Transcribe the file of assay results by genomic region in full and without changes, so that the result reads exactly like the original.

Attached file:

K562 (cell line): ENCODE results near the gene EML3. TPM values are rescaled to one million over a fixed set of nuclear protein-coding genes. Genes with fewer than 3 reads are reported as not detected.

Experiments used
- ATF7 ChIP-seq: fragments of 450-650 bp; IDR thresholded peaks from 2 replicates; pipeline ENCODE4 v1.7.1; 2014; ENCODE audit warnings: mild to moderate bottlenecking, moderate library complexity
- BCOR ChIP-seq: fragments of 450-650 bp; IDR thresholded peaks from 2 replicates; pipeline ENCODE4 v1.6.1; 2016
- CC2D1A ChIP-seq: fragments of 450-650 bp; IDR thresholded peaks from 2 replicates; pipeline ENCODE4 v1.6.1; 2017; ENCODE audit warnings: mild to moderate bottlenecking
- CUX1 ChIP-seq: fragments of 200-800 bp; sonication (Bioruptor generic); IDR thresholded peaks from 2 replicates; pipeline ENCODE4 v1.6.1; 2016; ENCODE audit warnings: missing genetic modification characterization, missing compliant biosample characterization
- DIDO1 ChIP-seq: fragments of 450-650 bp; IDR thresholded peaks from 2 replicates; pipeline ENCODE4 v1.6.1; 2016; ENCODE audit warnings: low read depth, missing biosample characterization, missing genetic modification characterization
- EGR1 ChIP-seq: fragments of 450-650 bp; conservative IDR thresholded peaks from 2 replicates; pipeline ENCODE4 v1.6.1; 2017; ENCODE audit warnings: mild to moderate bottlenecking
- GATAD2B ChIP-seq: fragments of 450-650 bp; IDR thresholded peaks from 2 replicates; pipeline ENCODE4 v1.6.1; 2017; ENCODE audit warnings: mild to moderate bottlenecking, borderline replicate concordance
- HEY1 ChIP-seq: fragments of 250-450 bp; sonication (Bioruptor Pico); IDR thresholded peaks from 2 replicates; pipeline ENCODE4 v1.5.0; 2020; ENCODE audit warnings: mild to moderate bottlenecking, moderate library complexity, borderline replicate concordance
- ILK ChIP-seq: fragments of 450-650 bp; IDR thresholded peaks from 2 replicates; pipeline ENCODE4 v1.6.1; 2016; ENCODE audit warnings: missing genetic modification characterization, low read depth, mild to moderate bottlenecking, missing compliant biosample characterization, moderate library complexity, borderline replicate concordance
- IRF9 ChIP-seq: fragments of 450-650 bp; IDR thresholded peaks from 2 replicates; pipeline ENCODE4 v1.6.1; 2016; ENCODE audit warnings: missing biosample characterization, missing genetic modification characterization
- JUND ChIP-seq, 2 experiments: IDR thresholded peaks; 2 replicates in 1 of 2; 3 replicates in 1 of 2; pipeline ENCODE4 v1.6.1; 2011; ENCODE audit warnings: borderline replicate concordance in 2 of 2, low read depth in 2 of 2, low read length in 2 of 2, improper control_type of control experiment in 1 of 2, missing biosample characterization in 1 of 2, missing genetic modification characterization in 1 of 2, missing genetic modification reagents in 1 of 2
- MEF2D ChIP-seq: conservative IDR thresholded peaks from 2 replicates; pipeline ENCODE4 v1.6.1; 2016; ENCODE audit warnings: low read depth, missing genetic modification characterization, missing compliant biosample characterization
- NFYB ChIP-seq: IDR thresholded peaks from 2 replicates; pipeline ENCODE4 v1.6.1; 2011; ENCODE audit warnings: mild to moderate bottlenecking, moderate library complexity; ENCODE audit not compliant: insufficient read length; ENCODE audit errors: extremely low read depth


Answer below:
K562 (cell line): ENCODE results near the gene EML3. TPM values are rescaled to one million over a fixed set of nuclear protein-coding genes. Genes with fewer than 3 reads are reported as not detected.

Experiments used
- ATF7 ChIP-seq: fragments of 450-650 bp; IDR thresholded peaks from 2 replicates; pipeline ENCODE4 v1.7.1; 2014; ENCODE audit warnings: mild to moderate bottlenecking, moderate library complexity
- BCOR ChIP-seq: fragments of 450-650 bp; IDR thresholded peaks from 2 replicates; pipeline ENCODE4 v1.6.1; 2016
- CC2D1A ChIP-seq: fragments of 450-650 bp; IDR thresholded peaks from 2 replicates; pipeline ENCODE4 v1.6.1; 2017; ENCODE audit warnings: mild to moderate bottlenecking
- CUX1 ChIP-seq: fragments of 200-800 bp; sonication (Bioruptor generic); IDR thresholded peaks from 2 replicates; pipeline ENCODE4 v1.6.1; 2016; ENCODE audit warnings: missing genetic modification characterization, missing compliant biosample characterization
- DIDO1 ChIP-seq: fragments of 450-650 bp; IDR thresholded peaks from 2 replicates; pipeline ENCODE4 v1.6.1; 2016; ENCODE audit warnings: low read depth, missing biosample characterization, missing genetic modification characterization
- EGR1 ChIP-seq: fragments of 450-650 bp; conservative IDR thresholded peaks from 2 replicates; pipeline ENCODE4 v1.6.1; 2017; ENCODE audit warnings: mild to moderate bottlenecking
- GATAD2B ChIP-seq: fragments of 450-650 bp; IDR thresholded peaks from 2 replicates; pipeline ENCODE4 v1.6.1; 2017; ENCODE audit warnings: mild to moderate bottlenecking, borderline replicate concordance
- HEY1 ChIP-seq: fragments of 250-450 bp; sonication (Bioruptor Pico); IDR thresholded peaks from 2 replicates; pipeline ENCODE4 v1.5.0; 2020; ENCODE audit warnings: mild to moderate bottlenecking, moderate library complexity, borderline replicate concordance
- ILK ChIP-seq: fragments of 450-650 bp; IDR thresholded peaks from 2 replicates; pipeline ENCODE4 v1.6.1; 2016; ENCODE audit warnings: missing genetic modification characterization, low read depth, mild to moderate bottlenecking, missing compliant biosample characterization, moderate library complexity, borderline replicate concordance
- IRF9 ChIP-seq: fragments of 450-650 bp; IDR thresholded peaks from 2 replicates; pipeline ENCODE4 v1.6.1; 2016; ENCODE audit warnings: missing biosample characterization, missing genetic modification characterization
- JUND ChIP-seq, 2 experiments: IDR thresholded peaks; 2 replicates in 1 of 2; 3 replicates in 1 of 2; pipeline ENCODE4 v1.6.1; 2011; ENCODE audit warnings: borderline replicate concordance in 2 of 2, low read depth in 2 of 2, low read length in 2 of 2, improper control_type of control experiment in 1 of 2, missing biosample characterization in 1 of 2, missing genetic modification characterization in 1 of 2, missing genetic modification reagents in 1 of 2
- MEF2D ChIP-seq: conservative IDR thresholded peaks from 2 replicates; pipeline ENCODE4 v1.6.1; 2016; ENCODE audit warnings: low read depth, missing genetic modification characterization, missing compliant biosample characterization
- NFYB ChIP-seq: IDR thresholded peaks from 2 replicates; pipeline ENCODE4 v1.6.1; 2011; ENCODE audit warnings: mild to moderate bottlenecking, moderate library complexity; ENCODE audit not compliant: insufficient read length; ENCODE audit errors: extremely low read depth